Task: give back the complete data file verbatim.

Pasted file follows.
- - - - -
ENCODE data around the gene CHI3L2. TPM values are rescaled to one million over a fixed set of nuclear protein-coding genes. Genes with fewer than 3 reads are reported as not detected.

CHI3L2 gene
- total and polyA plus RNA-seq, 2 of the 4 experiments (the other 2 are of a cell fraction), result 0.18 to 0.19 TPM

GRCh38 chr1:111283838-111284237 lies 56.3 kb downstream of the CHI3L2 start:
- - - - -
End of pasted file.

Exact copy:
ENCODE data around the gene CHI3L2. TPM values are rescaled to one million over a fixed set of nuclear protein-coding genes. Genes with fewer than 3 reads are reported as not detected.

CHI3L2 gene
- total and polyA plus RNA-seq, 2 of the 4 experiments (the other 2 are of a cell fraction), result 0.18 to 0.19 TPM

GRCh38 chr1:111283838-111284237 lies 56.3 kb downstream of the CHI3L2 start: